Music • LeAnn Rimes

The little girl with the big voice is in it for the long haul.

WHEN I INTERVIEWED country singer LeAnn Rimes in Wyoming last summer, she was doing pretty well. Riding the crest of “Blue,” her Patsy Clinestyle first hit single, she and her band and parents had flown to Denver on a commercial airline and had driven to the date in rental cars. This summer, for her set at a four-day outdoor festival just west of Grand Junction, Colorado, Rimes and troupe arrived in two buses, accompanied by a truck full of sound equipment. Early the next morning, they would hop a pair of Lear jets, provided by the promoter, to get to the next night’s show in Wisconsin on time.

It has been that kind of a year for LeAnn Rimes, still a couple of months shy of fifteen on this Colorado afternoon. “If I could put this last year into one word, it’d be crazy,’” she says. “I don’t think anybody could really expect what has happened to me. I guess talent and luck put together equals what happened.”

It’s one-thirty, and Rimes has just finished waking up, doing her hair, and eating a meal brought from the backstage kitchen. She’s sitting at the table in her bus, which she shares with her parents, Wilbur (her co-manager) and Belinda, and her other co-manager, Lyle Walker. The second bus is occupied by her band and crew. Sponsored by a steakhouse chain, both buses are painted silver and teal. They’re not, strictly speaking, buses, consisting of Peterbilt truck cabs hauling bus bodies. Wilbur, whose father was a trucker, designed the “Peterbus” so he could get the vehicles gassed and serviced at truck stops, which are much more plentiful on the interstate than bus service stations. He gets a lot of laughs when he pulls into a truck stop, but his plan worksand it saves a few bucks too. Soon Rimes will get her own Peterbus, which will be black and silver.

Most country stars, after their first year in the biz, are happy to have just one bus. The Peterbuses and Lear jets aren’t the only signs of prosperity for Rimes and her family: After seven years in an apartment in the Dallas suburb of Garland, they’ve moved into a house, also in Garland. The apartment had a small recording studio rigged up in the living room; the house has a swimming pool. The trouble is, they rarely get to use it.

In the past year Rimes has become the symbol of country music’s youth movement, as well as its crossover queen. The big-voiced singer won Grammys for best female country vocal for “Blue”and for best new artist, the first country act ever to snare that award. “I’m gonna go out to dinner tonight,” she said after picking up the second trophy. “At my age I don’t know how else I can celebrate.” Though she didn’t win either of the Country Music Association Awards she was nominated for last fall, she was hardly disappointed after years of watching the show on TV, she got to open this one by singing “Blue.” Then she took home three trophies from the Academy of Country Music Awards last spring. Her CD Unchained Melody/The Early Years, recorded when she was eleven and twelve, entered both the country and pop charts at number one, knocking Blue down to number two on the country charts.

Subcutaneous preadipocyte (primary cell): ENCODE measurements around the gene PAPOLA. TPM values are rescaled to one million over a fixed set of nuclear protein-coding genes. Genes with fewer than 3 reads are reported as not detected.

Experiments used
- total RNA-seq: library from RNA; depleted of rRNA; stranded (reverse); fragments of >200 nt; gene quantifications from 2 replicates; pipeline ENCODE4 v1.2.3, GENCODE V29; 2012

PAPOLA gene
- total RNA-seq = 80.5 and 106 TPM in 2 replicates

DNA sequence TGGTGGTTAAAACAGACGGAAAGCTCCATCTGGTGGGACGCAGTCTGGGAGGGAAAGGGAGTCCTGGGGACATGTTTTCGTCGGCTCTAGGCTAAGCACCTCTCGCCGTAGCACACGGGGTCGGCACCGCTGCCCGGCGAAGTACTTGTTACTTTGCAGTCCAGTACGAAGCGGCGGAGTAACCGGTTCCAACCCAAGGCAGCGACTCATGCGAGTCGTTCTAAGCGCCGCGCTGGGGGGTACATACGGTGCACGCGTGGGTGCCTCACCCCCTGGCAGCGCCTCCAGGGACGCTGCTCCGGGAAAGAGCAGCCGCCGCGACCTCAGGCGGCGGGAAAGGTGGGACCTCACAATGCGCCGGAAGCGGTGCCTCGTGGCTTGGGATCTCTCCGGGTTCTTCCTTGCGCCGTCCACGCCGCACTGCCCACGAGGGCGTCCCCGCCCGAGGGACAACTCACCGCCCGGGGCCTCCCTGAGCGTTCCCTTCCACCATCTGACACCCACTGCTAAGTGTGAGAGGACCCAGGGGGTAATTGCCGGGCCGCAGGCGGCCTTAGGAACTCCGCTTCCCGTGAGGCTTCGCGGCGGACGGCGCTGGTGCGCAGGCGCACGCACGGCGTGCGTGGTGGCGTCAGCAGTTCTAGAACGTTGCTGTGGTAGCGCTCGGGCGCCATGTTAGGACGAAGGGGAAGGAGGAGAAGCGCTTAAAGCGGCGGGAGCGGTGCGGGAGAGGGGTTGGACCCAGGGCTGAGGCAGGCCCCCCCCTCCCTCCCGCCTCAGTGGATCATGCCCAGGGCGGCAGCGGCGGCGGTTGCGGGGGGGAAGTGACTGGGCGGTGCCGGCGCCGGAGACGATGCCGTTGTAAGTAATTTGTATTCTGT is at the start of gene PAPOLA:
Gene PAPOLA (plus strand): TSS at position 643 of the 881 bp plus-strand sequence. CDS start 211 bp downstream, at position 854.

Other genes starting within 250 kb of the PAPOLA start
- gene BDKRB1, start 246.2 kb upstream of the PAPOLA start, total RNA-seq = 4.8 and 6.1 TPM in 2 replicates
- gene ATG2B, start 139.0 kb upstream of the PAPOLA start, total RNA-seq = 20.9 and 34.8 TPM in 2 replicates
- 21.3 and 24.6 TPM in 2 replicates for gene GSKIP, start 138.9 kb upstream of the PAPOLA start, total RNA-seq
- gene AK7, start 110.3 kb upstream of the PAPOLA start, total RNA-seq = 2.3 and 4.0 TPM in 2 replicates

With a ghostwriter she completed the novel Holiday in Your Heart, about a teenage singer’s Christmas. That will be published in November, followed by a Christmastime ABC Movie of the Week adaptation starring Rimes. She has been the subject of two quickie paperback biographies but plans to write her own autobiography next year. Over the summer the Disney Channel aired a special called LeAnn Rimes in Concert, and she’s hosting a CBS-TNN documentary about Fan Fair, the annual week in Nashville when fans can get autographs and have their pictures taken with country stars. She was also a cohost, in June, of CountryFest ‘97, a day-long concert that brought nearly 300,000 fans to the Texas Motor Speedway near Fort Worth.

Oh, yes, she has been working on two new albums. One, an as-yet-untitled collection of gospel and contemporary Christian songs she cut between the ages of eleven and fourteen, is being referred to as “the inspirational album” and will be released this autumn. The second (also still unnamed) has all new material and should hit the stores early next year.

That is what you call a workload. In fact, since June 1996 Rimes has practically lived on the road, playing more than 175 concerts in addition to her other activities. “We have to make sure that it doesn’t happen again,” vows Walker. “Her success caught us all by surprise. We were honoring all the commitments we’d made and trying to take advantage of the best new opportunities that started coming in. This next year we’re going to drop down to about a hundred dates. We have to give her time to act like a fourteen-year-old too.”

That brings up what Rimes calls “the age thing.” Predictably, given her extraordinary poise and savvy, she doesn’t much like it. Just as predictably, it comes up again and again. Rimes doesn’t see herself as a role model or a heroine for teenagers. She has been careful to cultivate an across-the-age-spectrum following. Born August 28, 1982, Margaret LeAnn Rimesalways called LeAnn by her parentsfirst performed in front of an audience at age five, when she sang “Getting to Know You” at a talent show in her native Mississippi. Her family moved to Texas, and at seven she was performing at weekend Opry shows around the MetroplexMesquite, Garland, Greenville, and Grapevine. When “Blue” hit the national charts, she was thirteen years old and had already dropped out of junior high school upon signing a contract with Curb Records. Today she takes courses on the tenth-grade level through Texas Tech University, with a family friend named Teresa Stephens riding the bus as her tutor. Always an A student in school, Rimes scored high enough on

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